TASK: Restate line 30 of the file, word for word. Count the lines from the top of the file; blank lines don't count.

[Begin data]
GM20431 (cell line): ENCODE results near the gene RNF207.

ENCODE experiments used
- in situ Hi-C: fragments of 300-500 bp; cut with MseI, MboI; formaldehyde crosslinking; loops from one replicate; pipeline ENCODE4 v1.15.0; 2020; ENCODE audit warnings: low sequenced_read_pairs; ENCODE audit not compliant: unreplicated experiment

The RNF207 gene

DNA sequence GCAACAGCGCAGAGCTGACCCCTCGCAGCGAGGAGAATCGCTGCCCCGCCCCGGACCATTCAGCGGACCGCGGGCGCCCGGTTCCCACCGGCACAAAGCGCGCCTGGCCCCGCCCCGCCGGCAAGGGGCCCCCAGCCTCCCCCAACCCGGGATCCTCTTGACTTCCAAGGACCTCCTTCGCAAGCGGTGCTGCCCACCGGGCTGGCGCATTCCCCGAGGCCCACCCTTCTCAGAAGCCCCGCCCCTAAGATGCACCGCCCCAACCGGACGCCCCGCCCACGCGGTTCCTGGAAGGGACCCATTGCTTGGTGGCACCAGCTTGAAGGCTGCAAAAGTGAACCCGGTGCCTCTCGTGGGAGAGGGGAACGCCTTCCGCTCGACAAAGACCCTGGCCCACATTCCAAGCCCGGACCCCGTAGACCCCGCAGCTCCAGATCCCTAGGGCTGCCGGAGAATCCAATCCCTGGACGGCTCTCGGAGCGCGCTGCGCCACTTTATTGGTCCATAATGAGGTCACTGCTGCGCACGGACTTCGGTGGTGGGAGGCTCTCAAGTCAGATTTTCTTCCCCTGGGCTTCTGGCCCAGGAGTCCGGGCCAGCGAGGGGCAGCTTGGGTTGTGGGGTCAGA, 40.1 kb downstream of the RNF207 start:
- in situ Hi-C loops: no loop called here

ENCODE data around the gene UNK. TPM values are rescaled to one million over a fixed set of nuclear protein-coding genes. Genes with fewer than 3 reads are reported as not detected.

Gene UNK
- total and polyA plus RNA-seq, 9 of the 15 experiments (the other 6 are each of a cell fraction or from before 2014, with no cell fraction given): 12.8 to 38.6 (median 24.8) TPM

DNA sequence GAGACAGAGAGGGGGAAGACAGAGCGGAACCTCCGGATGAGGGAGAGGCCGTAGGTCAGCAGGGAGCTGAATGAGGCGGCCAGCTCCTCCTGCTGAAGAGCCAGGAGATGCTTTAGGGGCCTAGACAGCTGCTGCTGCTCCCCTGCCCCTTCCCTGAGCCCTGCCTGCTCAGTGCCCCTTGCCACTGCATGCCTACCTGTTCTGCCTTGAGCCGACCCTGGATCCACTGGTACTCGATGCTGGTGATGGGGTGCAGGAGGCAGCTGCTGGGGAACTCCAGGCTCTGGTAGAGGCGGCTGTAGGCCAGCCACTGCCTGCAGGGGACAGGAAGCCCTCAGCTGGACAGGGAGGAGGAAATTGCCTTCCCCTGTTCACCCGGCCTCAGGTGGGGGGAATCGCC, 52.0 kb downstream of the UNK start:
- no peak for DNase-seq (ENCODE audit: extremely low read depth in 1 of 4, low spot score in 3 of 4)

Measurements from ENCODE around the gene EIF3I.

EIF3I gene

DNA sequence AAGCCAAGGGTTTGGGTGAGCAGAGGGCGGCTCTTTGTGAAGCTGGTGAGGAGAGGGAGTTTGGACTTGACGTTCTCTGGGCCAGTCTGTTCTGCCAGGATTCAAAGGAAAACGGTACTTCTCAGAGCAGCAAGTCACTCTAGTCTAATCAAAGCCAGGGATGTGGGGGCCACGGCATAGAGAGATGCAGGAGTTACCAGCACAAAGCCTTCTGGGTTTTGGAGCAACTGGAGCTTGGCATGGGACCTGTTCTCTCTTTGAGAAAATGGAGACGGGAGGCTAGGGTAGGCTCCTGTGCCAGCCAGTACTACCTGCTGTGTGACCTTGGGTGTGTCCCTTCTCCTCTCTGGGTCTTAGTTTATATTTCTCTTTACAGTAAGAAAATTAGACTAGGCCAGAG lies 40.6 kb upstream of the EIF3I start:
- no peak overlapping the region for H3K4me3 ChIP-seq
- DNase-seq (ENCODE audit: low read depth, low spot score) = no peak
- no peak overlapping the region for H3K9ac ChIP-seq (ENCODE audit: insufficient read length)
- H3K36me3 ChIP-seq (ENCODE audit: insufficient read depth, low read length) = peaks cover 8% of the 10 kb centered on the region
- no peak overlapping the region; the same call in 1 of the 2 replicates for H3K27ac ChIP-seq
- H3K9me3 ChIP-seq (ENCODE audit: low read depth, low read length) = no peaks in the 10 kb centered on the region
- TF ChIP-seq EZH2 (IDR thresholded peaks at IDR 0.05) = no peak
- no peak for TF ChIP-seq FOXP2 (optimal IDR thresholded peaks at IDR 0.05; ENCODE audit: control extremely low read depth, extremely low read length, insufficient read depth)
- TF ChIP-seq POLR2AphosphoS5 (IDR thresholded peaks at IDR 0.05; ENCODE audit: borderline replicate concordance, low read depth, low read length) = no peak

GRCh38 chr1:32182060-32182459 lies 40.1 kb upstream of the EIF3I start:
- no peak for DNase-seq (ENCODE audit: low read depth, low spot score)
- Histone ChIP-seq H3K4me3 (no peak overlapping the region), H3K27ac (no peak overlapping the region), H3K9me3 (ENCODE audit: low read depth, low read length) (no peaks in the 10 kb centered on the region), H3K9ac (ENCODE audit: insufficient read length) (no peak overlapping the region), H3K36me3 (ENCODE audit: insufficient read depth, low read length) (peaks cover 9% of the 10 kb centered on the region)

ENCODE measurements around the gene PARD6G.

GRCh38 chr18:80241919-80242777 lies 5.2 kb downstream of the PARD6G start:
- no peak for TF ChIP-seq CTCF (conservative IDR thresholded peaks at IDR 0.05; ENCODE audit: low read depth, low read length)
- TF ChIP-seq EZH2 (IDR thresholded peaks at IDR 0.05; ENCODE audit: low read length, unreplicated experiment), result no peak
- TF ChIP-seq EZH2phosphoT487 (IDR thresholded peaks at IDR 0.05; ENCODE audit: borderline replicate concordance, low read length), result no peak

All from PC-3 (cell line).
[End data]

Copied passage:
- TF ChIP-seq EZH2 (IDR thresholded peaks at IDR 0.05; ENCODE audit: low read length, unreplicated experiment), result no peak